Sitting on the border of Queen Cassiopeia and King Cepheus is this royal cloak of pinks and reds.
Too faint to see even in a small telescope, the main cloud of nebulosity is called NGC 7822, with a companion cloud below known as Cederblad 214. Rather cold names for a stunning region of space.
I love the colours in this field. The camera I use is modified to bring out the reds of glowing hydrogen but also nicely picks up blues and purples, which mix to provide subtle shades of pink and magenta. There are even yellows and greens from dust clouds.
Yes, I’ve certainly punched up the colour and contrast quite a bit from what came out of the camera, but I tried to retain a “natural” colour balance, not skewing the palette too far to the deeply saturated monotone red I see in some images of nebulas.
I shot this Saturday night, October 6, from my backyard on a fine autumn night for stargazing and star shooting. It’s a stack of eight 12-minute exposures, “median” combined to eliminate the satellite trails that crossed several frames.
– Alan, October 6, 2012 / © 2012 Alan Dyer
Happiness is a big telescope under a dark sky.
This is Regina astronomer Vance Petriew, gazing skyward at the Milky Way in Cassiopeia. Vance is the discoverer of Comet 185/P, aka Comet Petriew. This year, his comet returned to the August sky as a faint glow in Gemini, close to where it was when Vance found it exactly 11 years to the day before this image was taken, and at the very same spot in the campsite at Cypress Hills Interprovincial Park in Saskatchewan.
We all revelled in the Saskatchewan comet’s return, staying up till 4 am to see it through Vance’s 20-inch telescope, a reflector made by the small company called Obsession. (When you have an Obsession, you are a serious observer!) Enjoying the view early that morning before dawn were Vance’s three daughters, only one of whom was around 11 years ago and then as a baby. But this year even the four-year-old was able to see Dad’s comet up close.
At the afternoon talks Vance recounted the story of how the comet’s discovery changed his life, and led to immense changes at the Park. As a result of the media and political attention the comet brought, the Park has become a Dark Sky Preserve, one of the first in Canada, leading a nationwide movement, while astronomy programming is now an integral part of the Park’s interpretive programs, as it is becoming at other provincial and national parks. There is now a permanent public observatory and lecture hall nearby in Cypress Hills, just a short walk away from where the comet was found.
Comets can have quite an impact!
— Alan, August 24, 2012 / © 2012 Alan Dyer
Are we there yet? It would take a long time to get to the end of this road.
A road in Banff appears as if it is heading toward the autumn constellations rising over the peaks of the Fairholme range in the Canadian Rockies. The stars of Andromeda (centre), Pegasus (right), Perseus (left), and Cassiopeia (above left) make up the panorama of mythological heroes populating the northern autumn sky. In the sky above the road the small smudge of the Andromeda Galaxy is visible, shining from 2.5 million light years away. A faint aurora at left adds to the moonlit scene.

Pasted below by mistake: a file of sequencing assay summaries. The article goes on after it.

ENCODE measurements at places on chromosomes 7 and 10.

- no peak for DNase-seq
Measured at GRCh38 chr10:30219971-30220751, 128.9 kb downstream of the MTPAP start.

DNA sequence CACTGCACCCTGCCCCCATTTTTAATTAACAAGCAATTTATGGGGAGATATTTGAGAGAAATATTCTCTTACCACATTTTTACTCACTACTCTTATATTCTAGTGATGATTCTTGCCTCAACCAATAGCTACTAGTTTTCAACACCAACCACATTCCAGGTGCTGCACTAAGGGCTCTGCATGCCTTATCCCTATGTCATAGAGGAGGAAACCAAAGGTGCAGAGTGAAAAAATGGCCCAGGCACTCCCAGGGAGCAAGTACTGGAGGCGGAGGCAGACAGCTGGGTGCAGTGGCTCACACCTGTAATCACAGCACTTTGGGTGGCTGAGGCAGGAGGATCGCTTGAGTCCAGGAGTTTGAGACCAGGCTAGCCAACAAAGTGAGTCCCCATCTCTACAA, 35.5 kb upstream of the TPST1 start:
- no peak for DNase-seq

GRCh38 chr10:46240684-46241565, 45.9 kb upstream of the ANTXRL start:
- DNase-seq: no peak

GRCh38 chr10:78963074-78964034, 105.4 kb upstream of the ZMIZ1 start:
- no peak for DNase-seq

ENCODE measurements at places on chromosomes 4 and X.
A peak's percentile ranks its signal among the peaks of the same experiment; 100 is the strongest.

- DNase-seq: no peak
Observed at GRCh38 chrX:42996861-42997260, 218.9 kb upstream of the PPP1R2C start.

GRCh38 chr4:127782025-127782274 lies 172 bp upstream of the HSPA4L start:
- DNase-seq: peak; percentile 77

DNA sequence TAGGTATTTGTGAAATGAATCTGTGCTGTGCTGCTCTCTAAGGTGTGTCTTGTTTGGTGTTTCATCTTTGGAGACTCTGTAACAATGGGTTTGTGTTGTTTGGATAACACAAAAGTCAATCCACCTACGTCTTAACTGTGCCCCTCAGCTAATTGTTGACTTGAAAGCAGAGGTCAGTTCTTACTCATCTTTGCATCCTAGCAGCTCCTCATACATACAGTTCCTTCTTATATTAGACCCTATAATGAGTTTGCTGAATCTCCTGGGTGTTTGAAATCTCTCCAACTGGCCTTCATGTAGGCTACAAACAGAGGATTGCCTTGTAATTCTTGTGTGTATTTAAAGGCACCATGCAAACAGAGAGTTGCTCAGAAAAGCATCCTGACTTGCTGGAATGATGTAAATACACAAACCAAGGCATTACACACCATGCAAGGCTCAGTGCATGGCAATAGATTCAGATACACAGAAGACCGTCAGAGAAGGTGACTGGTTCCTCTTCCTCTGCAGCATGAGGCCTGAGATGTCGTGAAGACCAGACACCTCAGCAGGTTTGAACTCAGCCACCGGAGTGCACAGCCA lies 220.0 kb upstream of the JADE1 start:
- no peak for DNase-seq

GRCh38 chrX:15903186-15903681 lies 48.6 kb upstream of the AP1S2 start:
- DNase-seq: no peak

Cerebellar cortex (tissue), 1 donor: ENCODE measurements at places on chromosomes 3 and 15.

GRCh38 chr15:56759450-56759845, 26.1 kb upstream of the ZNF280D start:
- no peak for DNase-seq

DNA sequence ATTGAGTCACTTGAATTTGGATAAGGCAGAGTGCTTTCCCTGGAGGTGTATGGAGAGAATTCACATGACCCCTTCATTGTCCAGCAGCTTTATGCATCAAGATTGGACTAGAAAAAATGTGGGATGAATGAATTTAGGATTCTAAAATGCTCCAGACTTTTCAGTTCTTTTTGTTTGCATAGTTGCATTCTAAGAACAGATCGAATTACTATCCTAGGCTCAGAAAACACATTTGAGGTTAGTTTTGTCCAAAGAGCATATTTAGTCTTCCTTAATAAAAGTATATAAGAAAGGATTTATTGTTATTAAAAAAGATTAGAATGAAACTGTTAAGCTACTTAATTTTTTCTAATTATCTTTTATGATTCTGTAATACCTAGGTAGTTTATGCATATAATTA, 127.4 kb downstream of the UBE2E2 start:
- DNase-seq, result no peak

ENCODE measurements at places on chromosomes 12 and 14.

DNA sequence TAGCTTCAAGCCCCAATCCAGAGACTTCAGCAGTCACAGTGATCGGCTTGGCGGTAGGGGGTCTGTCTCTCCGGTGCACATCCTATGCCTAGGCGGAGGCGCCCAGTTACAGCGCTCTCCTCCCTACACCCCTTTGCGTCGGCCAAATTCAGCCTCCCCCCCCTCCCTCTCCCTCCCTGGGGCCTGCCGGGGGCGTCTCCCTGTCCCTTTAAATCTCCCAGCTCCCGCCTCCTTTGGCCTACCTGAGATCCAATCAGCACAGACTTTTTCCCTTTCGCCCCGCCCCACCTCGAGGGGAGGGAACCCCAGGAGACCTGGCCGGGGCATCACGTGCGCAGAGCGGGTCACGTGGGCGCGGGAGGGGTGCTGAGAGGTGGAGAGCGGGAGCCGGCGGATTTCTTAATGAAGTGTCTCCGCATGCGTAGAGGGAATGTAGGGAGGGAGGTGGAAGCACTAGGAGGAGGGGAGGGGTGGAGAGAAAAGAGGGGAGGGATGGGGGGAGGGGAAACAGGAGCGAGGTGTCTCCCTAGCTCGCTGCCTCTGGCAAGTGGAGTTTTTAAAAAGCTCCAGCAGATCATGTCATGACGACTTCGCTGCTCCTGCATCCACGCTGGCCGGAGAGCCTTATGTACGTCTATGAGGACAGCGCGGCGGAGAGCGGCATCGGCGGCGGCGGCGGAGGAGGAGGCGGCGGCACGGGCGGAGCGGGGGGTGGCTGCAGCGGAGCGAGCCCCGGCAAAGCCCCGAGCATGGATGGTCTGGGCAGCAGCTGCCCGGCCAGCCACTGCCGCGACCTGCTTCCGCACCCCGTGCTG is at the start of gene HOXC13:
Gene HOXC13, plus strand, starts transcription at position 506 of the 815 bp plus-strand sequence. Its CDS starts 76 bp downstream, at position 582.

I shot this Sunday, July 29, moments after taking the image in the previous blog, which was looking the other way, north toward Cascade Mountain, from the meadows north of Banff. This was a very photogenic spot.
— Alan, August 4, 2012 / © 2012 Alan Dyer
These stars are as much a part of autumn in the northern hemisphere as are the changing colours of leaves and the flying south of geese.
These are the stars of legend, outlining the mythical constellations of Queen Cassiopeia (at top left), her daughter Andromeda (arcing across the bottom half of the image), and the hero Perseus (the stars at lower left) who rescued Andromeda from the ravages of Cetus the sea monster.
These stars are now high in the east in the evening sky, heralding the start of autumn and the return of frosty nights.
There are lots to see with binoculars or a telescope in these constellations. Look around this image and you can pick out several clumps, or clusters, of stars in Perseus and Andromeda. But the most obvious object is the oval-shaped Andromeda Galaxy, visible to the unaided eye from dark rural skies. This is the nearest sizeable galaxy to our Milky Way, and yet its light still takes 2.5 million years to reach us.
I took this shot earlier this week during a run of clear and warm autumn nights, perhaps the last before the chill nights of fall come on. It’s a wide-angle shot with a 35mm lens and Canon 5D MkII camera, tracked for a stack of four 6-minute exposures plus a fifth taken with a soft-focus filter.
— Alan, October 1, 2011 / Image © 2011 Alan Dyer
When I’m doing time-lapse sequences I often run two cameras, one with a wide-angle lens for a frame-filling rectangular view for “normal” HD movies (that’s what’s in the previous blog post), and another camera with a fish-eye lens for a circular format “all-sky” view. These scenes are for projection in full-dome digital planetariums.
This still image is one frame of 470 that I took over four hours on the night of July 20/21, showing the stars and clouds moving in the sky over Waterton Lakes National Park and the stately Prince of Wales Hotel on the bluff across the bay. North is at the bottom of the frame in this shot.
I took this image about 11:30 pm when the sky still had some twilight glow in it and just before the waning Moon was about to rise at right. So the eastern sky has a glow from the impending moonrise. However, the sky is dark enough that the Milky Way shows up running across the sky and down toward the hotel.
You can also see the Big Dipper at left and Cassiopeia at right. The Summer Triangle stars are at top right, in the south. Polaris, the North Star, is dead centre.
— Alan, July 22, 2011 / Image © 2011 Alan Dyer